India’s pay-TV market has passed a key milestone. More than half of pay-TV homes – around 70 million households, mainly in the country’s biggest and richest cities – now subscribe to a digital cable or satellite service, opening up new shelf space for viewers and media companies.
Celebrations are on hold however, as incumbents gear up for another period of rapid transition, this time around OTT video.
Pictured (from left): Harit Nagpal, Adil Zainulbhai, Sudhanshu Vats
India’s largest private company, Reliance Industries, is a major driver of change, investing US$22 billion in mobile, broadband and digital services, across 4G and fiber networks.
Incumbent telcos have also ramped up investments in their own pipes in tandem, accelerating the arrival of a new media ecosystem for a country with low levels of broadband access.
“By the time this wave of investment goes in, by us and other telcos, we hope India will become number six or seven in the world in terms of broadband penetration,” remarked Adil Zainulbhai, an independent director on Reliance’s board, at this year’s APOS conference.
“When you do something that quickly and of that scale, it creates lots of changes in the market, in terms of what will be on it, how the different players will react and where the power lies,” Zainulbhai added, speaking on a session called India’s Digital Transformation.
For fixed line, Reliance is targeting a large proportion of high net worth homes passed within 18-24 months, but fiber rollouts will take time. Reliance’s high-speed mobile networks, however, are almost ready to go.
Tests among friends and families of Reliance employees, 500,000 people in total, show average monthly consumption at 20GB, a steep climb from the 0.18GB national average for Indians currently using wireless broadband.
“This is really a big disruption,” Zainulbhai said.
“We don’t really know how everything will roll out when you give people the opportunity to consume as much as they want for a reasonable price. It’s only when we actually see it that we start understanding what they want.”
Reliance’s entry into the market should also provide a boost to digital pay-TV providers, predicted Harit Nagpal, MD & CEO of DTH operator, Tata Sky, speaking on the same panel.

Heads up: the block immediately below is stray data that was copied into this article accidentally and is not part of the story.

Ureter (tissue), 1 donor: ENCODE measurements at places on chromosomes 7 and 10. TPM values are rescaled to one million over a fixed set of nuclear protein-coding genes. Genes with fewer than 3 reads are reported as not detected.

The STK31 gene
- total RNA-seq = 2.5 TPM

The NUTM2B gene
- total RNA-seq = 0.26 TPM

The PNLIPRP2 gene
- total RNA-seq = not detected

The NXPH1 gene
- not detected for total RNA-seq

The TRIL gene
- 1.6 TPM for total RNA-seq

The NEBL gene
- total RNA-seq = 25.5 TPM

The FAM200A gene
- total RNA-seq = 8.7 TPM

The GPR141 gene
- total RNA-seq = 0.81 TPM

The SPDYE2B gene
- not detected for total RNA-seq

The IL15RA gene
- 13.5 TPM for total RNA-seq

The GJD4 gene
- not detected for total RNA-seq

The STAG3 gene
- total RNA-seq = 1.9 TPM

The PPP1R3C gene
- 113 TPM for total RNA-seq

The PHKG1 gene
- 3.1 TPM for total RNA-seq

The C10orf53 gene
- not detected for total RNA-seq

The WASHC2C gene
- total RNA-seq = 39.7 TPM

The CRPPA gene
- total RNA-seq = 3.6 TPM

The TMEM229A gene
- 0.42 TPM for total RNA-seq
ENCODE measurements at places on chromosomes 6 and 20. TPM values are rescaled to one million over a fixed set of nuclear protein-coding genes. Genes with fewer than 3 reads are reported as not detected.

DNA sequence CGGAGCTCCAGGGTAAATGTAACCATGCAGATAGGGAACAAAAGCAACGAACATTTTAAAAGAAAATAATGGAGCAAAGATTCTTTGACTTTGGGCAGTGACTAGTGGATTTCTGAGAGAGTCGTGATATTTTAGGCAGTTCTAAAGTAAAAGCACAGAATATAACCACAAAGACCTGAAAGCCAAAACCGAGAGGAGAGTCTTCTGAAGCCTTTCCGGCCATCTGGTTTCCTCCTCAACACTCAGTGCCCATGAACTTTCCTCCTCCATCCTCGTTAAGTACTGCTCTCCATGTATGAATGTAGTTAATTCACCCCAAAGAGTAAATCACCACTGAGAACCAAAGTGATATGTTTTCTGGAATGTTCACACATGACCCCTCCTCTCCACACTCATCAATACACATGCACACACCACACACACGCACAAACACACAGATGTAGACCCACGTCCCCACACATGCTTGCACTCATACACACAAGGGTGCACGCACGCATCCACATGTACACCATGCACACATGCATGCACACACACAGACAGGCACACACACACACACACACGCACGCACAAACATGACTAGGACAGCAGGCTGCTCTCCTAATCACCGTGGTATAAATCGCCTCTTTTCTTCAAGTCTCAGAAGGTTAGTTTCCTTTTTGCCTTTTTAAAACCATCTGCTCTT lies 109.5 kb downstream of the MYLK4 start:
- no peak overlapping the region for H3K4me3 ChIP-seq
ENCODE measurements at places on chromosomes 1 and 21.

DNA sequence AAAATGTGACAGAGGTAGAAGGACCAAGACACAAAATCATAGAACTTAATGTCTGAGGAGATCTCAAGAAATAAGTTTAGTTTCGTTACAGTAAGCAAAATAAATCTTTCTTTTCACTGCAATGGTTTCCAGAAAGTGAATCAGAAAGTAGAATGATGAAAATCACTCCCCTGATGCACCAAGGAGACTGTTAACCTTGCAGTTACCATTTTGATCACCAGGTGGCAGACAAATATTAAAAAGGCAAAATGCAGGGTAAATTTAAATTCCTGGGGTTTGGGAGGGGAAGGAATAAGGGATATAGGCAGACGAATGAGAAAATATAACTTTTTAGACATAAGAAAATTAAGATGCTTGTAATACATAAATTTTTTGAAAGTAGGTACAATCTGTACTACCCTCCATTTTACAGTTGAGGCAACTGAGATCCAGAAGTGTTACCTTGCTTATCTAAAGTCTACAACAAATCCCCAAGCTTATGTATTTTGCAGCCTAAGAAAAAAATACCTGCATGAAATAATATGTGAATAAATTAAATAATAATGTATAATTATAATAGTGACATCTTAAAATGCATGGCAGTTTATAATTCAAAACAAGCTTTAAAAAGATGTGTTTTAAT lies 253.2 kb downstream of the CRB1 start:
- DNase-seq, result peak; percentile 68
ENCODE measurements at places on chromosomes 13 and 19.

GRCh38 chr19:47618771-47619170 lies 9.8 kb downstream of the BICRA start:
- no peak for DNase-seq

Traditionally, pay-TV's pricing power has been heavily influenced by local analog cable operators, able to keep rates low by under-declaring subscriber numbers.
“When Reliance gets into that business, they are going to be paying their taxes and paying the broadcasters and cannot sell at US$3 Arpu,” Nagpal said.
“If they raise their prices and cable raises their prices, I also have the ability to take the prices to an affordable level. All of us have bled through the last 10 years because we have had to benchmark our prices against the analog guy.”
In time, fiber will also provide another conduit for video delivery, that DTH operators such as Tata Sky can leverage.
“I will fill their pipes up,” Nagpal said. “I will get the content revenue out of that, and their pipes will get filled up and they will get the pipe revenue out of that. Both of us can make money.”
India sits at the cusp of a digital metamorphosis. The government is making a serious push behind its Digital India initiative, while cheaper smartphones and falling data costs are putting mobile internet into the hands of more people.
Voot, an ad-supported streaming service from broadcast major Viacom18, has around 300,000 daily users after making its debut in March.
“Look at the hunger in the country,” commented Viacom18 Media’s Group CEO Sudhanshu Vats.
“Since the launch in March, there have been 1.5 million uniques,” Vats noted. “We haven’t advertised the service at all.”
Voot's visitor numbers have continued to build. This month, the OTT platform launched its first marketing campaign.
Standalone digital platforms, primarily YouTube today, dominate India’s online video ad market, claiming more than 80% of spend.
Vats is confident that Viacom18 and other TV companies will fare better in the future, due to the hold domestic broadcast majors have on premium local rights.
“You will see a very strong play in the middle of India, the mass, by these players, who understand India,” Vats said.
“As large as India is, there is room for the global players to come in, they will perhaps have the top end of the pie,” he suggested.
“There could also be room for a few digital-only players, if they do very disruptive content.”